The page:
TikTok generated an estimated $4.6 billion in revenue in 2021, a 142% increase year-on-year
TikTok had 1.2 billion monthly active users in Q4 2021 and is expected to reach 1.8 billion by the end of 2022
TikTok was the most downloaded app in 2020 and 2021
Social media expert, Gary Vaynerchuk, called his shot when it came to TikTok, formally known as musical.ly, back in 2016:
As cell phones, tablets, and other devices are being owned and used at younger and younger ages, reaching this demographic is going to become increasingly influential. Technology is beginning to skew younger and apps that can successfully capture this demo’s attention are going to pop. […] It is democratizing content creation for young people by giving them the resources (i.e., filters, control over video speed, access to professional audio) to make fun and entertaining content.
The trend is clear.
As the user base for social media apps gets younger and younger, we will have the first generation of digital native adults who can’t even fathom a world where smartphones and social media didn’t exist.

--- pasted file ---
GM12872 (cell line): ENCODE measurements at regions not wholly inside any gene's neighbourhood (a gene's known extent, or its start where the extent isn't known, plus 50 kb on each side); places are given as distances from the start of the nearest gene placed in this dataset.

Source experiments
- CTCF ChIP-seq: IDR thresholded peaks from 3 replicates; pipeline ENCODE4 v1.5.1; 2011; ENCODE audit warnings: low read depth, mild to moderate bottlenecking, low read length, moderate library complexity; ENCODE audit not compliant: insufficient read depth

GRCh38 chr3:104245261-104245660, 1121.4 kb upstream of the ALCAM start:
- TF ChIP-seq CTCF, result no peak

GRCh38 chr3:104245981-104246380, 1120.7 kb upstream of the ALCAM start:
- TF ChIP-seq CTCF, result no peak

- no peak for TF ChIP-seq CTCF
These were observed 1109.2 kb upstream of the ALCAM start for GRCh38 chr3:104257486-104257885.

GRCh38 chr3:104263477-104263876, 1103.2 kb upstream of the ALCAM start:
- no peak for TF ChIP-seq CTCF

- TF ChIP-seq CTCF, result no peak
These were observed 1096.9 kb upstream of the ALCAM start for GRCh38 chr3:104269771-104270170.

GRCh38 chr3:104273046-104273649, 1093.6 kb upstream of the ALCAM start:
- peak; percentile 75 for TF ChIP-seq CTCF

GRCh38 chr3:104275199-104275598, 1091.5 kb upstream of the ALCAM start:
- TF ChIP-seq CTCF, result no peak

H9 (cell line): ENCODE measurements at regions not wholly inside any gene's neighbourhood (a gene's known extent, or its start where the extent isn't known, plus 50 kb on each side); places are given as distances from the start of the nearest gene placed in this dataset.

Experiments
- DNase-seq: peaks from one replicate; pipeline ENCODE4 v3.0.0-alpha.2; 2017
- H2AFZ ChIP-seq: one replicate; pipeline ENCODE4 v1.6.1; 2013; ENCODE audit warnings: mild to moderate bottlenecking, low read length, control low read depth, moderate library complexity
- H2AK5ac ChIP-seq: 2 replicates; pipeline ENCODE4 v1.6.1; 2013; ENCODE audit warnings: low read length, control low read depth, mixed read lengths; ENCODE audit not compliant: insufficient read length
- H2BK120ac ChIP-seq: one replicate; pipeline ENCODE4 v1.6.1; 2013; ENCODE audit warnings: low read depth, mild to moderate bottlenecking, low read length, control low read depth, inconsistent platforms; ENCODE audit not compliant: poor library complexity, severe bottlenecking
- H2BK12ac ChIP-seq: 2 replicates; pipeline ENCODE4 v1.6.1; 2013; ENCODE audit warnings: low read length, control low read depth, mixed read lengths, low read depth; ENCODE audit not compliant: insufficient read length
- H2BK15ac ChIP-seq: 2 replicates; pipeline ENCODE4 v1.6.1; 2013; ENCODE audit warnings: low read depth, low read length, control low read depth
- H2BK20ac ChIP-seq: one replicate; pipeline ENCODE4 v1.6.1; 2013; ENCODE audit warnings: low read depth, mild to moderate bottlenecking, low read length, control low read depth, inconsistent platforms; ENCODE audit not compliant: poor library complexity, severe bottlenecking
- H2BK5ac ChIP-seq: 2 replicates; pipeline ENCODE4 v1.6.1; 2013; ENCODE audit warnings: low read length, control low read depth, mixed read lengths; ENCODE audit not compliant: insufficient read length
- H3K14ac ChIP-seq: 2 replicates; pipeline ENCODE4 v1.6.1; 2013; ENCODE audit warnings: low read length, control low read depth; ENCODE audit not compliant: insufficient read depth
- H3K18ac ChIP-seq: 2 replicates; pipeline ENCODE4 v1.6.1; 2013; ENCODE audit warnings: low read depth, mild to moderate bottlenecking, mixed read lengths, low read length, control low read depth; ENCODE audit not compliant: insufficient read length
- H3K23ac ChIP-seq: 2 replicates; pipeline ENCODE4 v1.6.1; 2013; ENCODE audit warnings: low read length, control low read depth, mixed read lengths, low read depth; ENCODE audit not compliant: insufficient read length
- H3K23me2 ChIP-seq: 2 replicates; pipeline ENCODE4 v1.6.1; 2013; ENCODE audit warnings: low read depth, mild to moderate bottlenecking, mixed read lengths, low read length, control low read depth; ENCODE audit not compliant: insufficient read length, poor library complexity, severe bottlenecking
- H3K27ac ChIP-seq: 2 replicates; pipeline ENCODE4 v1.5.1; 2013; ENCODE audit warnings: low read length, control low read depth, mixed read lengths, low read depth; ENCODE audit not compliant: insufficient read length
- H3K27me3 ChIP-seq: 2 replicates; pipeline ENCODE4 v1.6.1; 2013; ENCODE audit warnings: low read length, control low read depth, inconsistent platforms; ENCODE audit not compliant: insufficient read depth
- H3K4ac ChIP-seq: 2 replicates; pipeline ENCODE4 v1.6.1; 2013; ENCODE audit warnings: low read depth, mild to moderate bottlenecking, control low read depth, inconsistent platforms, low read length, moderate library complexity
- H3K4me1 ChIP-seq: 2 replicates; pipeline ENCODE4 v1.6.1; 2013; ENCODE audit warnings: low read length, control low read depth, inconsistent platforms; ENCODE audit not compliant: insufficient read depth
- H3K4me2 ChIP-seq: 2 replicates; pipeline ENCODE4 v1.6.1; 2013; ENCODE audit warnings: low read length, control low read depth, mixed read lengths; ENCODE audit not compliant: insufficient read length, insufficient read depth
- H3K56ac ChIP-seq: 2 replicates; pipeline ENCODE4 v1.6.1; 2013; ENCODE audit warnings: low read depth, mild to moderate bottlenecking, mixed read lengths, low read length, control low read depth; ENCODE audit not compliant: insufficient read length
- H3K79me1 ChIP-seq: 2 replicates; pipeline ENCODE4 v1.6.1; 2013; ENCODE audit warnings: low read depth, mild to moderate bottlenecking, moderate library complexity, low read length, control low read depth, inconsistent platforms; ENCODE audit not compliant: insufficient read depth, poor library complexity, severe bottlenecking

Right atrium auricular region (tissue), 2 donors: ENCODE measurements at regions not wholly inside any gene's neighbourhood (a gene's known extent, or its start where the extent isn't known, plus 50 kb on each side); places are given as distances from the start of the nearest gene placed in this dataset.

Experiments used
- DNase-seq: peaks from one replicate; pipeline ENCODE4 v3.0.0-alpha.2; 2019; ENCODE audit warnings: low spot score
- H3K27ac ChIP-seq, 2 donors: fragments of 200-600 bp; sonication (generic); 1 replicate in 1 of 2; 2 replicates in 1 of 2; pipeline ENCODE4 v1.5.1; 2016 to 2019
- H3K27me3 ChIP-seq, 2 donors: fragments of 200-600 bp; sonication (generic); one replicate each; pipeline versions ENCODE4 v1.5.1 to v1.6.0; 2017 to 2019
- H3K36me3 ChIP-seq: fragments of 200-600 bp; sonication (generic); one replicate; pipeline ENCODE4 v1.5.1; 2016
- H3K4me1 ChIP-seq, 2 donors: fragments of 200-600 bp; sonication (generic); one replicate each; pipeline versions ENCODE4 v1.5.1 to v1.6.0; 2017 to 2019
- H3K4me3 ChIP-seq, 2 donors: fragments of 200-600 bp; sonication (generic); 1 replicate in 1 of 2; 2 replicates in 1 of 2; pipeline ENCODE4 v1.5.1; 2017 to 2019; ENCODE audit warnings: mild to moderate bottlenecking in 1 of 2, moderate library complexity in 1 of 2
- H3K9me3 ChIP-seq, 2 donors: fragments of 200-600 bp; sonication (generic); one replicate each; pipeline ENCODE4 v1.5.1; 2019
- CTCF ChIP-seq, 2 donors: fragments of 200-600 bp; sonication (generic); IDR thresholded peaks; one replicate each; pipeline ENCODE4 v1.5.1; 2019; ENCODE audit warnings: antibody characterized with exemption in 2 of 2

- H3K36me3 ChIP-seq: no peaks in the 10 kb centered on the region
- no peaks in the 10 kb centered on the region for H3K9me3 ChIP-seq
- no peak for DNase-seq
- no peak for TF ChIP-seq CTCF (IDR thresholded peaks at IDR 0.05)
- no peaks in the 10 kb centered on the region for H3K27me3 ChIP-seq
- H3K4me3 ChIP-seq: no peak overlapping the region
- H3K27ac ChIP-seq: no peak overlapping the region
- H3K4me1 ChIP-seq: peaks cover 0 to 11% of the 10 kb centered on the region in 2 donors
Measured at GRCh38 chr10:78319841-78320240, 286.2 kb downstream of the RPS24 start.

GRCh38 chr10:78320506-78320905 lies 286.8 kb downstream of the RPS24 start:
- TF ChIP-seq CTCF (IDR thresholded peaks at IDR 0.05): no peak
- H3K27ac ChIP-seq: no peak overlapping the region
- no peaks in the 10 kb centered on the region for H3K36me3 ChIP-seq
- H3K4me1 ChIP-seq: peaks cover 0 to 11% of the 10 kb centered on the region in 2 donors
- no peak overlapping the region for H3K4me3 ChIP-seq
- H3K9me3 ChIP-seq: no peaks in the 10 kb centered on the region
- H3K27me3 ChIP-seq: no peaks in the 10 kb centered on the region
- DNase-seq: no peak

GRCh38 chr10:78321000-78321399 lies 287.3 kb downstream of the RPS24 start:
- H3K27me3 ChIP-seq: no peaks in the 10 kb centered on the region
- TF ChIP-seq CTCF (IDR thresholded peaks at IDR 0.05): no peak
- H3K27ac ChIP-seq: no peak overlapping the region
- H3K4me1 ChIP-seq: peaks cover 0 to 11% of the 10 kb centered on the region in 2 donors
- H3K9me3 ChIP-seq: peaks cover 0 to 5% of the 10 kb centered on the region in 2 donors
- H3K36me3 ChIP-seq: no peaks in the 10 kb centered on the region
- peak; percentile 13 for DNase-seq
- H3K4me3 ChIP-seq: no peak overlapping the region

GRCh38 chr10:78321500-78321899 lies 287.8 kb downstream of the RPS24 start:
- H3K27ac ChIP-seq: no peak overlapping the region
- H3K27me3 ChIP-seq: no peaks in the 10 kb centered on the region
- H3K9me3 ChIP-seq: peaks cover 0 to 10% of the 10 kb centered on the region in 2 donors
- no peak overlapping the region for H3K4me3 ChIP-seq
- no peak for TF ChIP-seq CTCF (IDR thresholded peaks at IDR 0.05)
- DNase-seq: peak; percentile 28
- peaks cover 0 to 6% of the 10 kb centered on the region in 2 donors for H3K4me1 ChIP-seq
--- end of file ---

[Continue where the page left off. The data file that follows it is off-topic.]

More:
This generation is used to getting the information they want and need at blinding speed. If you don’t capture their attention fast, they won’t pay attention to you.
The rise of TikTok paved the way for the rise of micro content. Short bits of entertaining, educational, and inspiring content are taking over the entire world.
Why is micro content taking over the world?
The most obvious answer is that people’s attention spans have gotten shorter over time.
We live in a society of speed and convenience. This trains people to get bored easily and constantly chase new sources of dopamine.
Why watch a 10-minute video when you can get the information or entertainment you want in 10 seconds? Why read a book to get the information you need when you can read a handful of Tweets?